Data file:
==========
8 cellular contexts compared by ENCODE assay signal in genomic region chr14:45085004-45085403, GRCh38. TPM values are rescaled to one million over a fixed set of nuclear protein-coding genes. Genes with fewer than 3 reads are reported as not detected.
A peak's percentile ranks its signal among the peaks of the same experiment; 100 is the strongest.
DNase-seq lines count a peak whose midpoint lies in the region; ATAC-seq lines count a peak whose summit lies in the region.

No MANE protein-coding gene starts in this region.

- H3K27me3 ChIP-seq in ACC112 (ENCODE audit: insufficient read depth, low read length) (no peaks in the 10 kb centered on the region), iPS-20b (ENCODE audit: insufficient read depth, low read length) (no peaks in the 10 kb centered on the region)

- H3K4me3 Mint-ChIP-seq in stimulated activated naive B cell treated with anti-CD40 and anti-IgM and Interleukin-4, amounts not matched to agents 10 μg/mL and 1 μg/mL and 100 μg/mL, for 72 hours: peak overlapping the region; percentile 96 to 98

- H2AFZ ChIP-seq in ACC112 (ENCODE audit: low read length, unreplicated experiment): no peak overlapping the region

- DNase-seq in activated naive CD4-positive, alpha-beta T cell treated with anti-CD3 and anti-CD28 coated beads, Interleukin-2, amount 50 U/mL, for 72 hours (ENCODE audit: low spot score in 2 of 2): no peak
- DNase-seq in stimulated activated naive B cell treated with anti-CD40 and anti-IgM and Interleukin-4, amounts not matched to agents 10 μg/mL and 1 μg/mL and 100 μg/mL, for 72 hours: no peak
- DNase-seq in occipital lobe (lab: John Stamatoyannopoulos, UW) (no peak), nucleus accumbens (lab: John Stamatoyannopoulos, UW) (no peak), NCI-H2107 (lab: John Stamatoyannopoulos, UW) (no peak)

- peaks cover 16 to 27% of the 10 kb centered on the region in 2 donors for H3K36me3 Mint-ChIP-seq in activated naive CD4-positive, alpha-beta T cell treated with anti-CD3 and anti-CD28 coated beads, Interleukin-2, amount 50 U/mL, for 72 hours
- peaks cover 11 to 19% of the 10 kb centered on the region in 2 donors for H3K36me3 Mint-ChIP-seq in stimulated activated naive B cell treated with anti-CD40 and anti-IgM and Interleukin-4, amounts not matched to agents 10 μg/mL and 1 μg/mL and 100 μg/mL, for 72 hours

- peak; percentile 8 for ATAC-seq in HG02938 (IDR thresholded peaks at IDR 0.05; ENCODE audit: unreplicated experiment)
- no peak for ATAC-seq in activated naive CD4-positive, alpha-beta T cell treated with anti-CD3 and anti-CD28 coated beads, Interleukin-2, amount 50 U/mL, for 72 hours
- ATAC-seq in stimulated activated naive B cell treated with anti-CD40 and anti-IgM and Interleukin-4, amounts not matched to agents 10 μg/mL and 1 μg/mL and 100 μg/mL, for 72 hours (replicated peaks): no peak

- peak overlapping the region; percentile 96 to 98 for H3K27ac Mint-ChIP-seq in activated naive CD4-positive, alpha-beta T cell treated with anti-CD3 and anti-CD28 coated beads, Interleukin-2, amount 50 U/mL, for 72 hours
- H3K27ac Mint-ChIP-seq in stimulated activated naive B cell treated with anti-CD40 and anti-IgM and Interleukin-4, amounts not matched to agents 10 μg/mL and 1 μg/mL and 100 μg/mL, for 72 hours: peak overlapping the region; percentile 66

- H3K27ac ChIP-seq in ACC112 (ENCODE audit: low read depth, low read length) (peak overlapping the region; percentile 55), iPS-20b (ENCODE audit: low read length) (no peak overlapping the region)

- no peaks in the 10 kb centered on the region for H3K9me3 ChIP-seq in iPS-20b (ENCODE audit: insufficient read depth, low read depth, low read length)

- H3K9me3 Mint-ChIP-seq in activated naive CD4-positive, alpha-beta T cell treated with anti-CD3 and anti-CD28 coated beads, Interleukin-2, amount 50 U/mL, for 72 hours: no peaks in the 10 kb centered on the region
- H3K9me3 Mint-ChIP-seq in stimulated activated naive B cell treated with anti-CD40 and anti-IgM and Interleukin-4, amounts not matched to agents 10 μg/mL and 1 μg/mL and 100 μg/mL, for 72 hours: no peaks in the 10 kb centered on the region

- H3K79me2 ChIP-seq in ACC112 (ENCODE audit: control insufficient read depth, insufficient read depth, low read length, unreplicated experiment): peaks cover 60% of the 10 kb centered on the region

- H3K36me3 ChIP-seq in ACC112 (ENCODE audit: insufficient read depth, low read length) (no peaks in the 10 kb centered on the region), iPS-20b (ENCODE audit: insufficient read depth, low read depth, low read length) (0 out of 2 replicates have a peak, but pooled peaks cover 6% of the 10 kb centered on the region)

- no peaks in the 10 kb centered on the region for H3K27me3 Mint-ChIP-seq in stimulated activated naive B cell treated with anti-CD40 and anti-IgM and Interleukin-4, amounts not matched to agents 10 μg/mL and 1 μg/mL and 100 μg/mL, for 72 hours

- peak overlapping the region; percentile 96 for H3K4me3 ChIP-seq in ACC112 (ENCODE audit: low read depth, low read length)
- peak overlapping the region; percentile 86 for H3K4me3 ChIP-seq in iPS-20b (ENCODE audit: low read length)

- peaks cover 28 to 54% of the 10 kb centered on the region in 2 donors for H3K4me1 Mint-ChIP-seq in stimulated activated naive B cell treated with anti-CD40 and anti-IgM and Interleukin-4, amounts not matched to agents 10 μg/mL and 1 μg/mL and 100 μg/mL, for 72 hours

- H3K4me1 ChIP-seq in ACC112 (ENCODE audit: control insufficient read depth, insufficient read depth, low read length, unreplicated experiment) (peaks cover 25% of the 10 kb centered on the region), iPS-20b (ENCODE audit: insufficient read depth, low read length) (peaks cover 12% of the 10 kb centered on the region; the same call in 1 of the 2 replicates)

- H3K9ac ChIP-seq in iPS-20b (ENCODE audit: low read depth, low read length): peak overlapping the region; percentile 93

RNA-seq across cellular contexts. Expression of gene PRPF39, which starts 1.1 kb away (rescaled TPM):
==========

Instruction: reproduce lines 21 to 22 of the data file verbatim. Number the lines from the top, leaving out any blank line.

- H3K9me3 Mint-ChIP-seq in stimulated activated naive B cell treated with anti-CD40 and anti-IgM and Interleukin-4, amounts not matched to agents 10 μg/mL and 1 μg/mL and 100 μg/mL, for 72 hours: no peaks in the 10 kb centered on the region

- H3K79me2 ChIP-seq in ACC112 (ENCODE audit: control insufficient read depth, insufficient read depth, low read length, unreplicated experiment): peaks cover 60% of the 10 kb centered on the region